by: Sophie Ullin published: 11th October 2010
It didn’t bode well at D+H (Deutscher and Hackett) when half of the critical, stage-setting first 20 lots were passed in, the phones barely rang and the seated audience appeared intent on marking their catalogues rather than waving their paddles. On top of that D+H’s auction had to battle with the natural elements as an extremely wild and loud storm lashed the building, managing to achieve the impossible, drowning out auctioneer Anita Archer. While the skies held water, unfortunately the belief that quality art will always be saleable, did not.
The auction tally of 60% by volume and 37% by value including post-sales amounted to $1.18 million including buyer’s premium. D+H results were cruelled by its heavy reliance on 6 paintings representing 40 % of the sale value. Only 1 of the 6 lots sold; Emily Kngwarreye’s very attractive and conservatively priced Alalgura Country 1994 (lot 16) was secured with one bid at its low estimate of $150,000; the highest price of the night. The vacuum in interest that greeted these standout works was deflating and fuels concerns regarding the state of the Aboriginal art market. Of particular disappointment was the lack of interest from any major institution, let alone serious collector, towards the rare and culturally significant Guirr Guirr (Krill Krill) Dance boards and masks (lot 85).
Rover Thomas‘s works were also largely ignored, either because collector’s pockets are not so deep in 2010 or perhaps the individual lots simply did not appeal. He is an artist whose market seems to ride a roller-coaster. In contrast, Emily Kngwarreye continued to cement her reputation as one of the most (reliably) collectable indigenous artists. Five of her six works were estimated under $100,000 and these all sold with good to respectable results except for Awelye (lot 26) that sat in the vulnerable price range above $200,000.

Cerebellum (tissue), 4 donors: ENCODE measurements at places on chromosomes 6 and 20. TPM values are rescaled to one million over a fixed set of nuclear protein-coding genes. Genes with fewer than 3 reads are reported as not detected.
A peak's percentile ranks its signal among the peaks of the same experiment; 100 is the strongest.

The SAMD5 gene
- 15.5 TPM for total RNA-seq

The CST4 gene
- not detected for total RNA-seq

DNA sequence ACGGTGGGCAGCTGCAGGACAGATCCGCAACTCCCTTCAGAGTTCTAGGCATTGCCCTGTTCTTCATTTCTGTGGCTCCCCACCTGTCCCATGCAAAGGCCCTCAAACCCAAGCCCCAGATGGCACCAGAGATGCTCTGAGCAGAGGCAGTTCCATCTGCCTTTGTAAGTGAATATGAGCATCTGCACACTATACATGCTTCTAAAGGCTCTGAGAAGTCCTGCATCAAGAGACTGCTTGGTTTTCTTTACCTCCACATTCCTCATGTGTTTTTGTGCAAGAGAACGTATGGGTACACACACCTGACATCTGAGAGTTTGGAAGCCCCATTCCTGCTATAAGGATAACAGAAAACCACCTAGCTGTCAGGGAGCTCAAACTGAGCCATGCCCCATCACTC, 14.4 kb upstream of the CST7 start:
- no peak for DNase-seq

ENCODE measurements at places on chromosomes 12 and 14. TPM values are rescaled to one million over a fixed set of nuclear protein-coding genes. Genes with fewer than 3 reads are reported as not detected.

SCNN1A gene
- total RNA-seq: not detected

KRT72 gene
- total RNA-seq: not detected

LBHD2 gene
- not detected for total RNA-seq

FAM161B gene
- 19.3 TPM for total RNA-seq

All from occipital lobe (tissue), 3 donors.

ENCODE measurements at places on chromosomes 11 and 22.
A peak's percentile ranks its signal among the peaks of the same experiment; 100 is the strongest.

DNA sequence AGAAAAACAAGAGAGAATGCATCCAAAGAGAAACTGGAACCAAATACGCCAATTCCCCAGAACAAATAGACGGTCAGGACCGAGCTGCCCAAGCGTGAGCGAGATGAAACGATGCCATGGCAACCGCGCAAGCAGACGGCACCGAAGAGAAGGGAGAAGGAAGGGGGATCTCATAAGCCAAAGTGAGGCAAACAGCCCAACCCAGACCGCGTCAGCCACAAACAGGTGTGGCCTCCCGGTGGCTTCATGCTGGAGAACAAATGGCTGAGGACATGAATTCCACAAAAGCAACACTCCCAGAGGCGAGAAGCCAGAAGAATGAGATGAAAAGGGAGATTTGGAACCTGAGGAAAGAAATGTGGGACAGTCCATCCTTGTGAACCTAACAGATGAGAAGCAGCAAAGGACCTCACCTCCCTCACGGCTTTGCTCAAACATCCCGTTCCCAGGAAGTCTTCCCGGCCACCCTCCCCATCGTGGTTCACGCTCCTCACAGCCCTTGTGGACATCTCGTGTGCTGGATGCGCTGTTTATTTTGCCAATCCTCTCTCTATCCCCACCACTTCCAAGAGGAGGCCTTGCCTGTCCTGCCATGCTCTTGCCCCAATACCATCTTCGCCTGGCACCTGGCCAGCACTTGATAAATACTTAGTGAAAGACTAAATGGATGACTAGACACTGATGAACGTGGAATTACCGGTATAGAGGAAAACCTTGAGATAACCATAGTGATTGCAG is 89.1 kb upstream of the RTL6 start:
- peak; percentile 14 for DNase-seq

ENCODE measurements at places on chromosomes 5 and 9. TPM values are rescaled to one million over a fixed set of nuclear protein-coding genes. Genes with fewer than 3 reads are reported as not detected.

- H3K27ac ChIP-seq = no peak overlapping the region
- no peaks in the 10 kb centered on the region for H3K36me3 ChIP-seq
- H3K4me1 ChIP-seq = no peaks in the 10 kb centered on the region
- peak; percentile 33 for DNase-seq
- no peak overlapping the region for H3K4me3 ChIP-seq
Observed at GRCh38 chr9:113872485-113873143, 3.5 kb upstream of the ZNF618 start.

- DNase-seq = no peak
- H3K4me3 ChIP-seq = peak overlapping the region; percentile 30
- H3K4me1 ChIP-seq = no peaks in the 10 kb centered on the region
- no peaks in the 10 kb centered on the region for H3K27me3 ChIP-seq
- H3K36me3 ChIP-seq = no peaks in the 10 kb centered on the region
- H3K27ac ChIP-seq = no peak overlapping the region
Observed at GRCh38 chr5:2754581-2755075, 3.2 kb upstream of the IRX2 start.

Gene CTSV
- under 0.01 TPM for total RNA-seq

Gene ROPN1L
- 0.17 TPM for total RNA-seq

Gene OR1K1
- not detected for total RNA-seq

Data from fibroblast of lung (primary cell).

Putting aside the 45% of lots unsold, the writer’s notations on the night recorded bidding patterns that saw 40% of lots sold at or below low estimate, 9% sold at mid estimate and only 6% at or above high estimate. In the last category was Daniel Walbidi whose very fine pair of paintings, Ilyara and Kirriwirri (lot 7) more than doubled their low estimate to achieve a hammer price of $12,500. Sculptures performed respectably, most finding new homes. Anniebell Marrngamarrnga’s Yawk Yawk fibre work (lot 97) surprised most of all selling for $4,000 hammer which is at least twice her primary market price.
A range of contributing factors set challenging conditions for D+H’s sale. This was the fifth Aboriginal sale for the year, (the third for D+H) and closely followed the resoundingly successful William and Lucy Mora sale. Seen in context it sits somewhere around the middle of the 5 auctions and reflects the same trends; aside from the Mora auction, the remaining 4 sold between 32-52% by value – underwhelming results. Perhaps there has been one auction too many.
Issues of contraction, fragmentation and oversupply are impacting significantly on the Aboriginal art market. The client base is noticeably smaller than a few years ago; in many cases older collectors who were early supporters are no longer actively buying but instead are considering divesting and it’s apparent that a new generation of collectors needs to be nurtured to reverse the trend. While the Australian economy may be flourishing, the effect of high house prices and the threat of higher interest rates is limiting the capacity of the younger generation to acquire art. The accumulative effect of Government initiatives (Resale Royalty, Cooper report on SMSF’s and the Moveable Cultural Heritage Act) have also applied brakes to the market. Additionally, the overseas buyer base, once a driving market force has been eroded by the GFC and the strength of the Australian dollar. The auctions serve to expose this weakness revealing how small and vulnerable the indigenous fine art market has become.
In the wake of the auction, D+H have been flooded with post-sale enquiries for works in the lower price brackets. At some level this is encouraging, but on the other hand it illustrates the buyer’s focus and desire for a bargain. Does this indicate a refusal by collectors to play ball…are they resetting the terms of play? If this pattern of behaviour and very low sale percentages for Aboriginal art continues then surely the auction houses must be questioning the viability of the current auction model. One would think that a slide in sales volume and value will turn their sights more keenly into the dealer territory of private treaty sales. The market is at, or very near, the crossroads and whatever sales method is considered for the future, it is apparent to auction houses, dealers and galleries alike that they need new collectors onboard. Cultivating this “rare breed” starts now!